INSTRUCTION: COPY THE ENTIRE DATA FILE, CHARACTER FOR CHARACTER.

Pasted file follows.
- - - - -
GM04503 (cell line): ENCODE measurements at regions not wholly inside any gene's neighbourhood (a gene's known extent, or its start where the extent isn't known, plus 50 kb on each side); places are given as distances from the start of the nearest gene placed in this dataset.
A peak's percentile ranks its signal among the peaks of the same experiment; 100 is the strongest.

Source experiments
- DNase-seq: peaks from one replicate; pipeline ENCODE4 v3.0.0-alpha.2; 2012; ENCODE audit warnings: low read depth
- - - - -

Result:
GM04503 (cell line): ENCODE measurements at regions not wholly inside any gene's neighbourhood (a gene's known extent, or its start where the extent isn't known, plus 50 kb on each side); places are given as distances from the start of the nearest gene placed in this dataset.
A peak's percentile ranks its signal among the peaks of the same experiment; 100 is the strongest.

Source experiments
- DNase-seq: peaks from one replicate; pipeline ENCODE4 v3.0.0-alpha.2; 2012; ENCODE audit warnings: low read depth